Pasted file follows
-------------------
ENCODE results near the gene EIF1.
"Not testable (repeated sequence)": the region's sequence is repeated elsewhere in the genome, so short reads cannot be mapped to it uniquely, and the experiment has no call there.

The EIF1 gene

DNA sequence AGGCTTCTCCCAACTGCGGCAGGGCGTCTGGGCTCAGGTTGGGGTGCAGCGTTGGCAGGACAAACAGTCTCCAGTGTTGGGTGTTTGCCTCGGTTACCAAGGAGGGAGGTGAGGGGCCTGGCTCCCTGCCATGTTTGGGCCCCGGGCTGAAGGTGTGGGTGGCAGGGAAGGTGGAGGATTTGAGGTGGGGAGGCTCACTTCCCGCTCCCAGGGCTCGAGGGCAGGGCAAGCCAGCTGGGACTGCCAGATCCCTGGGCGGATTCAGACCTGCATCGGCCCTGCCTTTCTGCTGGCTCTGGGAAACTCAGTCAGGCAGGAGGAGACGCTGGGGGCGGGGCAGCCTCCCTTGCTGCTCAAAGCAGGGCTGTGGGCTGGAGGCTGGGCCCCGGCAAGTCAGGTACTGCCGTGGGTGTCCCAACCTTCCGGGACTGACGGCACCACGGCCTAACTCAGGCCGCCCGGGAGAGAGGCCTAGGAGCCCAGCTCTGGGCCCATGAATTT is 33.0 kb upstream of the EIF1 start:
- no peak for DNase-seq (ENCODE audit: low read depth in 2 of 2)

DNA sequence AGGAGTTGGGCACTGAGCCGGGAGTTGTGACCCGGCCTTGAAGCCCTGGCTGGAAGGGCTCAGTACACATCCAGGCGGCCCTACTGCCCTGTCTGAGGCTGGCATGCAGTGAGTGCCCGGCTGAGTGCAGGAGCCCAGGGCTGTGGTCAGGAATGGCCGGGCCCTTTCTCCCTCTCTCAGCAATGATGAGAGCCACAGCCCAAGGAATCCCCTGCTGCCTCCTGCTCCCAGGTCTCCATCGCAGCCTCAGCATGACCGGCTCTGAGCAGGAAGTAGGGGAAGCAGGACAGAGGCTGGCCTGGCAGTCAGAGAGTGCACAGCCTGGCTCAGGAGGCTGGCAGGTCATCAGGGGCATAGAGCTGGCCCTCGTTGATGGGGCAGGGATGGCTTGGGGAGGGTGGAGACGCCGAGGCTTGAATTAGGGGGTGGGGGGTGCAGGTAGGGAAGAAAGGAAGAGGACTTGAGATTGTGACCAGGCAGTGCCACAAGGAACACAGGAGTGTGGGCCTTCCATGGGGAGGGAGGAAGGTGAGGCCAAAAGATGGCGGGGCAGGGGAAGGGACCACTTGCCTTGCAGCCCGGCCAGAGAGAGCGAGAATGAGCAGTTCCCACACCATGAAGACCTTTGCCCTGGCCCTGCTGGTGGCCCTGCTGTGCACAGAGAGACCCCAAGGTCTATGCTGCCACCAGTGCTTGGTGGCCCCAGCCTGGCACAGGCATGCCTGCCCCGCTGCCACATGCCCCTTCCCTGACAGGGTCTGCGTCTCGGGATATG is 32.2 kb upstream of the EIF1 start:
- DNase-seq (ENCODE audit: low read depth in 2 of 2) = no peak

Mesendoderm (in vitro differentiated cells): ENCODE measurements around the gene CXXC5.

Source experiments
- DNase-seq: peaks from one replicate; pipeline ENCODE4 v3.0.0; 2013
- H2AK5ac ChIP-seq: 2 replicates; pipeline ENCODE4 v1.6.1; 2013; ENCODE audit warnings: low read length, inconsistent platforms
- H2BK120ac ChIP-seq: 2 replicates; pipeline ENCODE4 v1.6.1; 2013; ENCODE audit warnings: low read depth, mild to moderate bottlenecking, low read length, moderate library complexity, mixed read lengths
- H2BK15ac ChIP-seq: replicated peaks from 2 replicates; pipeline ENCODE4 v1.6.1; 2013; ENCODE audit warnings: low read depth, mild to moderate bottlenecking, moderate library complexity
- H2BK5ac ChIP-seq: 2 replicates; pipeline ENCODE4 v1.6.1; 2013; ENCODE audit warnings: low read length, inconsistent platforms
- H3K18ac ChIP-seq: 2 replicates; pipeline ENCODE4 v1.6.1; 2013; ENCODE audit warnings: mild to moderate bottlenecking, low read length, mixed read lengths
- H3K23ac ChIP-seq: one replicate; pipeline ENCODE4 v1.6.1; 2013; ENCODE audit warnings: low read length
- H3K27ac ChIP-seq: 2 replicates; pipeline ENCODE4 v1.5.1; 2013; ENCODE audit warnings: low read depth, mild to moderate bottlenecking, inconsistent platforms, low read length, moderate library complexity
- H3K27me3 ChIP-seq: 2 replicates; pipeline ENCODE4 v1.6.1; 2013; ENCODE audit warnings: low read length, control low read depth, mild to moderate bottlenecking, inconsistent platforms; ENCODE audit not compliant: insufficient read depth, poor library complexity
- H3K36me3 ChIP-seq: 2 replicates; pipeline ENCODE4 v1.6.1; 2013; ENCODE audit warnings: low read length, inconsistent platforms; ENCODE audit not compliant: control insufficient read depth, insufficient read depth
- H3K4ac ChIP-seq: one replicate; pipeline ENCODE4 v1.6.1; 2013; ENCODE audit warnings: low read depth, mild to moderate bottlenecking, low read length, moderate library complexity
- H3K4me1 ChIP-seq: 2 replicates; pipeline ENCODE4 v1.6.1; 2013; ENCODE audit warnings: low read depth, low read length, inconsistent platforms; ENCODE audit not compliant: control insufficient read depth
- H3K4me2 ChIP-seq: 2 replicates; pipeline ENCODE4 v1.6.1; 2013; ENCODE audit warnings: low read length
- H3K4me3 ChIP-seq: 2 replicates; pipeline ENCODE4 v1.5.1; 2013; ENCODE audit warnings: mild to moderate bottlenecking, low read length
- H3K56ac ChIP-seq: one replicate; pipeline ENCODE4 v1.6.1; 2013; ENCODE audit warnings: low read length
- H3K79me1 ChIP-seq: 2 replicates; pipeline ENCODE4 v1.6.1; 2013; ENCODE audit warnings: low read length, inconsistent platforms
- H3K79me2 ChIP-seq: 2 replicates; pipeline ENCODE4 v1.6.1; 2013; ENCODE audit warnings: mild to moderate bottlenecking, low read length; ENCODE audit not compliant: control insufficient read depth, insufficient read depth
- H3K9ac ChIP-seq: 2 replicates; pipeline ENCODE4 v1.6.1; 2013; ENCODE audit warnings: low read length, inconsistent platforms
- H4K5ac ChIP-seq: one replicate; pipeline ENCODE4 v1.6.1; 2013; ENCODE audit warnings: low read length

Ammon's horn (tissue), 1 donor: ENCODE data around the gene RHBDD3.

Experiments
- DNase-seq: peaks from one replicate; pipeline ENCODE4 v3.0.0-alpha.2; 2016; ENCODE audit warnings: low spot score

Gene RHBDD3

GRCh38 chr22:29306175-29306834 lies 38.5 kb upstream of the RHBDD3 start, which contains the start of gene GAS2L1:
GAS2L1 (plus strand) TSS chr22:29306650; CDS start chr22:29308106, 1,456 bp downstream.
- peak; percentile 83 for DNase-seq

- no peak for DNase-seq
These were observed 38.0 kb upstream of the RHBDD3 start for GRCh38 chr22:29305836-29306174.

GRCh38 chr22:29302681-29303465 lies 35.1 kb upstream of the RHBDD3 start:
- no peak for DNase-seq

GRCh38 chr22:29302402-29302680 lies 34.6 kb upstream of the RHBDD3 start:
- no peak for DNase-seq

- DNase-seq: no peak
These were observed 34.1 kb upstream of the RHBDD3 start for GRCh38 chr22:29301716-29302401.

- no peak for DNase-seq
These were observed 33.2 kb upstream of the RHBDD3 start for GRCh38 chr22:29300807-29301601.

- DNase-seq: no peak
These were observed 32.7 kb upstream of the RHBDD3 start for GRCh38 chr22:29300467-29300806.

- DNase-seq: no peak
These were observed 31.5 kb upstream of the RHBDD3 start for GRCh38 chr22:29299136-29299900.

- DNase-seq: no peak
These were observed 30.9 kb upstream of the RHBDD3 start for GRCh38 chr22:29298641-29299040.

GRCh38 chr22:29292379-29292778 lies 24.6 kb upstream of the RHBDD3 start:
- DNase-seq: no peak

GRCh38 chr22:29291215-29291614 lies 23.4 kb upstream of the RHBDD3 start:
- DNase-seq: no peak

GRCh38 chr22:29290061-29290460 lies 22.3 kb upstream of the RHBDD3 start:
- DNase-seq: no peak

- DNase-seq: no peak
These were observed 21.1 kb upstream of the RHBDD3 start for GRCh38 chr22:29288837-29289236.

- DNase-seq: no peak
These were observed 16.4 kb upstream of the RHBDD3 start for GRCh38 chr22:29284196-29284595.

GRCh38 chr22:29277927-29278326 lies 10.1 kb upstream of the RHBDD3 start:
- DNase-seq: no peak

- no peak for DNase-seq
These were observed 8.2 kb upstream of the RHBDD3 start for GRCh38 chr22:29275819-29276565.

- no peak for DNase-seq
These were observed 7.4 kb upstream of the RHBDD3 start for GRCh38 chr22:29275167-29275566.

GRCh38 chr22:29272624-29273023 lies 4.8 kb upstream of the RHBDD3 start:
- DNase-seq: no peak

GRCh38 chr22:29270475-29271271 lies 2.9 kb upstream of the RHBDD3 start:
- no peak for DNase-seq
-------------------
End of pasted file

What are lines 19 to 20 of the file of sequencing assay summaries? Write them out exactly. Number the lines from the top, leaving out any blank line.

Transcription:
- H3K36me3 ChIP-seq: 2 replicates; pipeline ENCODE4 v1.6.1; 2013; ENCODE audit warnings: low read length, inconsistent platforms; ENCODE audit not compliant: control insufficient read depth, insufficient read depth
- H3K4ac ChIP-seq: one replicate; pipeline ENCODE4 v1.6.1; 2013; ENCODE audit warnings: low read depth, mild to moderate bottlenecking, low read length, moderate library complexity